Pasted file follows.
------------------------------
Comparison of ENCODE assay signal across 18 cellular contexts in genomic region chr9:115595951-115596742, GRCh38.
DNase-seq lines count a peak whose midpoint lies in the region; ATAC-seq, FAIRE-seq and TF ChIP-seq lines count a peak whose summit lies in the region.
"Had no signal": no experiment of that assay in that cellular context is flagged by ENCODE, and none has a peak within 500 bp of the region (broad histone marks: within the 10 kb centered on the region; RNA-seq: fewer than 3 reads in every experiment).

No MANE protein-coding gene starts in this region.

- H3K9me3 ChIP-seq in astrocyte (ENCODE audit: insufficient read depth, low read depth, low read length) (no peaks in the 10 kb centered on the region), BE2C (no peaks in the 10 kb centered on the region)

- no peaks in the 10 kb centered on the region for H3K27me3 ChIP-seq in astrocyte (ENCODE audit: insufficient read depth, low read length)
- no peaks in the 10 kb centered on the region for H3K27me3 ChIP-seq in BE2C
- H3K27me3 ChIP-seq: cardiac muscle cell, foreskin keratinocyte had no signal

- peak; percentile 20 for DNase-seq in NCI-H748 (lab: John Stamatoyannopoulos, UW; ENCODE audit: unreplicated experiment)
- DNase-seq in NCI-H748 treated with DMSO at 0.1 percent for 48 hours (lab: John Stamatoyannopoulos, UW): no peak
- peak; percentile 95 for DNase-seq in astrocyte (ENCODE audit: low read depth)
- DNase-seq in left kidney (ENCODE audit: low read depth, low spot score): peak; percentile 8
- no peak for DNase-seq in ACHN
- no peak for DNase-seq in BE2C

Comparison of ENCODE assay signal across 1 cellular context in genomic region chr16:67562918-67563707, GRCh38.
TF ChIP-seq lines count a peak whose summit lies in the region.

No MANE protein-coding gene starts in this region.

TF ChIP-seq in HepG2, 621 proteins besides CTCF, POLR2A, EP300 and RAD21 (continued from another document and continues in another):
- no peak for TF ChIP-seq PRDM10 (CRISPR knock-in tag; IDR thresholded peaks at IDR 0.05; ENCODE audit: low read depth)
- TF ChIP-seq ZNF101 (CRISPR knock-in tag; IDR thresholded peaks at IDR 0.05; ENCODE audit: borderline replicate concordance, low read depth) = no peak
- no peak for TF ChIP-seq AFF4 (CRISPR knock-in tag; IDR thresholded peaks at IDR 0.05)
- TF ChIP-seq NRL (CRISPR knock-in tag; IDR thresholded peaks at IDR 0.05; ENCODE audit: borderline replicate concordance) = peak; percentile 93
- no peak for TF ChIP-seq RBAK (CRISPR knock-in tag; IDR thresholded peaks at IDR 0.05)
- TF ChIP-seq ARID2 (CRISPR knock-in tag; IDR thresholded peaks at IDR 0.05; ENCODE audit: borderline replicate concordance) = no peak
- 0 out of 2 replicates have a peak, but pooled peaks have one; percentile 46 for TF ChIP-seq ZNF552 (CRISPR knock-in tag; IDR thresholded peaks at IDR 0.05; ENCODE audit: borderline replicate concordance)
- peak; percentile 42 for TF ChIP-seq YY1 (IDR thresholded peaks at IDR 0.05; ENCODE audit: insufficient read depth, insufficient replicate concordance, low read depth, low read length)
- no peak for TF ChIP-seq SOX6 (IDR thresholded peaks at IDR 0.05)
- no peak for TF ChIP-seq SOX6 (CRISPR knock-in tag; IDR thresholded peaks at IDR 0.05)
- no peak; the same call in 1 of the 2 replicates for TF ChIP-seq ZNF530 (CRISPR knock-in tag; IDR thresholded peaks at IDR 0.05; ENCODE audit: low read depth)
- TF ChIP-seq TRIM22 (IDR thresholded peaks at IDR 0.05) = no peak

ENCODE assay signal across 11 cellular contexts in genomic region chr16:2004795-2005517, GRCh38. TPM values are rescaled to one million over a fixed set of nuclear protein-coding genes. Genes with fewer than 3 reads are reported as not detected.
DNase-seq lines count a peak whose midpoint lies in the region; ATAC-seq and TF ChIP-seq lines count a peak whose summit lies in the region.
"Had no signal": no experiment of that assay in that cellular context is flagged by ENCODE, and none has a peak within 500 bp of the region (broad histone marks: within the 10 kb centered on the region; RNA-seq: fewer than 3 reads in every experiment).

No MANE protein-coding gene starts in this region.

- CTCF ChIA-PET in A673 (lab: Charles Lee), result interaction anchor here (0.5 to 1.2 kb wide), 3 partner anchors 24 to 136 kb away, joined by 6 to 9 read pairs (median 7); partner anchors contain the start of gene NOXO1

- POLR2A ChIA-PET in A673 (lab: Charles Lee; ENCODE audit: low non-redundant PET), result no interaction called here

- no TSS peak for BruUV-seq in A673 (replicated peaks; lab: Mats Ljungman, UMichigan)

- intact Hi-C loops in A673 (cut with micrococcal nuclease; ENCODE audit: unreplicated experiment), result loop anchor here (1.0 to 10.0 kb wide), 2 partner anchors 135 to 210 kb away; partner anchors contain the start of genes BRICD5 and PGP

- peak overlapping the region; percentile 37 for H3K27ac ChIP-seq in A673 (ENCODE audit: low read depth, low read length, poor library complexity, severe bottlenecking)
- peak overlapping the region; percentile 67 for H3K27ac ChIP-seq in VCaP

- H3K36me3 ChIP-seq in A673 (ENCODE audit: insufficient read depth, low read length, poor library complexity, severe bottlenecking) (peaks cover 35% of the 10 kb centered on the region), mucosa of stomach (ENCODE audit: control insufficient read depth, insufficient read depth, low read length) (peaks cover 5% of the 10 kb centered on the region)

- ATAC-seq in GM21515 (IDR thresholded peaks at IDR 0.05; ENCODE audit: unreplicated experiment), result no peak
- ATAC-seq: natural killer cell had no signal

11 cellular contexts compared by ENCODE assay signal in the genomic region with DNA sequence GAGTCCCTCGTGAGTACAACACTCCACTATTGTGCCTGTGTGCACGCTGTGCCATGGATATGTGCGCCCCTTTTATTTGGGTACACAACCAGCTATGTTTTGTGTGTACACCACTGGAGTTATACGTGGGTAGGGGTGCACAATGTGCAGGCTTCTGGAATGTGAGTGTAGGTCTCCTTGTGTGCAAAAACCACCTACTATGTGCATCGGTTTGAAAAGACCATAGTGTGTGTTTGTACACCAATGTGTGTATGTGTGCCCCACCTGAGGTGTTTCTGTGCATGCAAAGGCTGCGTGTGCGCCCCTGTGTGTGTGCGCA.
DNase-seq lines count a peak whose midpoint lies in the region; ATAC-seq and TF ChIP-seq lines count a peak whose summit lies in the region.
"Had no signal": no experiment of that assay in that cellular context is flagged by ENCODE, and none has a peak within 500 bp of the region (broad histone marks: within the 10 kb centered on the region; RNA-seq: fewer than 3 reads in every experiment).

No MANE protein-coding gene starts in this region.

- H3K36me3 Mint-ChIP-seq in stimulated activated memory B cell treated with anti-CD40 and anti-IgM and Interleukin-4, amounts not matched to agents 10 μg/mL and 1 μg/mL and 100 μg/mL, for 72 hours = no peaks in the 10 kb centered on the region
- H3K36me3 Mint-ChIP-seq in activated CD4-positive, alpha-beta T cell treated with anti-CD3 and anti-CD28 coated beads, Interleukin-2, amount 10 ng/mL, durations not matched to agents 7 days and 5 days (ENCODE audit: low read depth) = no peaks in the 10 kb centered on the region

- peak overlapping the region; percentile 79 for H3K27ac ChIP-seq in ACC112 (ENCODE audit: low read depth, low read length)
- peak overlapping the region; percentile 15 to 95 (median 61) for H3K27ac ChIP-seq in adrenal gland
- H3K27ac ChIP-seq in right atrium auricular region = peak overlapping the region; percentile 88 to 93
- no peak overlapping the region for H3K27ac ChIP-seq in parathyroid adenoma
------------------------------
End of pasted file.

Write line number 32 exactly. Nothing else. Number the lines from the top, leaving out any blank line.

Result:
DNase-seq lines count a peak whose midpoint lies in the region; ATAC-seq and TF ChIP-seq lines count a peak whose summit lies in the region.